A significant portion of the rental population have either a cat or dog and the number appears to be growing. This raises the question of whether a landlord should consider renting to a tenant who has a pet. I have been with American Heritage Properties for over 26 years and in that time what I have found is that the most important factor is the quality of the tenant, not whether or not they have a pet.
There is such a wide range of quality with regards to tenants. A tenant who will not take care of your home and not pay the rent on time is the same tenant whose pet will typically cause a problem. A tenant who takes care of your home and pays the rent on time is likely to be the one with little or no pet damage. Are there any guarantees? No, there never are any guarantees when renting your home, but the likelihood of a tenant damaging your property is only slightly increased when you properly screen the tenant.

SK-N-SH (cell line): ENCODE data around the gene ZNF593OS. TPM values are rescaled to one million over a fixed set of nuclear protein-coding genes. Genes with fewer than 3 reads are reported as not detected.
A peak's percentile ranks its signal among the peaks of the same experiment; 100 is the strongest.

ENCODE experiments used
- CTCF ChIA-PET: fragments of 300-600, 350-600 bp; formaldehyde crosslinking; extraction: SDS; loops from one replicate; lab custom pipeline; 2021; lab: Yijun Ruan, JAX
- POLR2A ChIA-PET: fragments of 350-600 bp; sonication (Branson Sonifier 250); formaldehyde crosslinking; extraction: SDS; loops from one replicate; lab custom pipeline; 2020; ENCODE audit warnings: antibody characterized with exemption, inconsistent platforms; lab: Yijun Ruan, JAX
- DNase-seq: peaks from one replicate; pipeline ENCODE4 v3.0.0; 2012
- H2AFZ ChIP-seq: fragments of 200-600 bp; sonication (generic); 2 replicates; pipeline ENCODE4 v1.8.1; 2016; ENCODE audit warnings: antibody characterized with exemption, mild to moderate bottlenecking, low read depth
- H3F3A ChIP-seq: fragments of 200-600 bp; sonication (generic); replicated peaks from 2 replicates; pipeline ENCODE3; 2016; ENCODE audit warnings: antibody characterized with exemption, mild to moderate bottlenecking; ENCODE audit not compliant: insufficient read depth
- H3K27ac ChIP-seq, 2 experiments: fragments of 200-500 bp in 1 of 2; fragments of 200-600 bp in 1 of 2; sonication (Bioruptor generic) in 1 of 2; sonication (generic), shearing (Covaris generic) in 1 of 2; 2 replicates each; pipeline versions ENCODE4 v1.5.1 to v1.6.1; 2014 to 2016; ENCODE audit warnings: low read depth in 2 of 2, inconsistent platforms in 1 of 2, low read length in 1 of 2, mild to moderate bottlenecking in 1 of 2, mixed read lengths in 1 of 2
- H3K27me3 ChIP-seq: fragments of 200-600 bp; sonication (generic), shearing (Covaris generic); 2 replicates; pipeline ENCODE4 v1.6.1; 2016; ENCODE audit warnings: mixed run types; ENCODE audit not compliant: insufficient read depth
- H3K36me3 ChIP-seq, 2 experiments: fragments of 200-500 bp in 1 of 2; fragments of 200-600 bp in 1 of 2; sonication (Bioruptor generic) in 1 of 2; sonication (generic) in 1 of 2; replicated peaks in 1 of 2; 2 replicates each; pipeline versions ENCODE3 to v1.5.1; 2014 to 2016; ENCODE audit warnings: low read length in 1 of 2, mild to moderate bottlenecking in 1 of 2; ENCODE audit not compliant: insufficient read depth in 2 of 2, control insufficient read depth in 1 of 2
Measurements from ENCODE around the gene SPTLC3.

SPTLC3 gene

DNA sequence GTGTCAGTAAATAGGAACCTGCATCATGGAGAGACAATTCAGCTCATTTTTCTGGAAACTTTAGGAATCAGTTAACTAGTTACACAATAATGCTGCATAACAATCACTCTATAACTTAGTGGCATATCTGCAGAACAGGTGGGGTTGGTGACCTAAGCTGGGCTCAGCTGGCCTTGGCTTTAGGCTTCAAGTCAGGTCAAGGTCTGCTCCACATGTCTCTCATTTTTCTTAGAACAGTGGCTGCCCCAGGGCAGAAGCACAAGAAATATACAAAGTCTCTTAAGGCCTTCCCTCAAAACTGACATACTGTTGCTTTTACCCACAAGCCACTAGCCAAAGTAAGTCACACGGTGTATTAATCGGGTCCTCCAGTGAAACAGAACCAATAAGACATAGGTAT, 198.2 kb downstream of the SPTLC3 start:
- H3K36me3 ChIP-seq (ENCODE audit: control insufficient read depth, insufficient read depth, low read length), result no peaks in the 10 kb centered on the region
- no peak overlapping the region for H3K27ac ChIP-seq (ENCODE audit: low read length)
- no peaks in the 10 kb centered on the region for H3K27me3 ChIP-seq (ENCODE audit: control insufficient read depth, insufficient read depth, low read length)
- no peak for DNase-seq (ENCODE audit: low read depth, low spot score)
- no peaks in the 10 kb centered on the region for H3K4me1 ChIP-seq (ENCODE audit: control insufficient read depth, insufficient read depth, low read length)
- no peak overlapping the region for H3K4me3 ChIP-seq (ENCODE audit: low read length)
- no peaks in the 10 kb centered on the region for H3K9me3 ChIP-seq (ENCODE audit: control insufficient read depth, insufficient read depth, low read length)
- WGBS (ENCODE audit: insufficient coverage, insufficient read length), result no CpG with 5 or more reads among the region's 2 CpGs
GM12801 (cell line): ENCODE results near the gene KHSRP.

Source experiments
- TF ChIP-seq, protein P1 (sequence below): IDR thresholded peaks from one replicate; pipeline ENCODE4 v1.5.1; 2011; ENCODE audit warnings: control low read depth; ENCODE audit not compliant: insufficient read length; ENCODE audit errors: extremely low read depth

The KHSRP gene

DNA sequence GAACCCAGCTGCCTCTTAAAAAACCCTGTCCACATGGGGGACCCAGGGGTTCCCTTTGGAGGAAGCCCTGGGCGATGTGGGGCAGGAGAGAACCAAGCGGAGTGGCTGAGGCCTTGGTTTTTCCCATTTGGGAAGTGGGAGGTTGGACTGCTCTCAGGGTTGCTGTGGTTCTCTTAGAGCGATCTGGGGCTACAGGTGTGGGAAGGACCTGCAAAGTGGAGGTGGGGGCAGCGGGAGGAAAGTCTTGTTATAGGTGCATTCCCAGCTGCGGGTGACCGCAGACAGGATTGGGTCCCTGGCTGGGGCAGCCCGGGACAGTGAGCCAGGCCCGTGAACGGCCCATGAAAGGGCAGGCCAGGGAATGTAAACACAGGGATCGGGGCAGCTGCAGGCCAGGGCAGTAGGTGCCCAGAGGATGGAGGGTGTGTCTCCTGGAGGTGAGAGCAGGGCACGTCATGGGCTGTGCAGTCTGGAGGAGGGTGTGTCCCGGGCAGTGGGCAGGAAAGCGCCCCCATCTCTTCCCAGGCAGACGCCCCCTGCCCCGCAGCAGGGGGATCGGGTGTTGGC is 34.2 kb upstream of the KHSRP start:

Since there is a slight increase in risk, if you have two identical applications and one has a pet then typically we will recommend the one without a pet, but again this is only a slight difference.
If you choose to not consider pets at all then you will lose a significant portion of the rental demand, but if you say that you will “consider” pets then it leaves the option open and gives you more potential tenants to choose from.
Keep in mind that tenants that require a pet for a disability and meet the legal requirements cannot be excluded on the basis of the pet.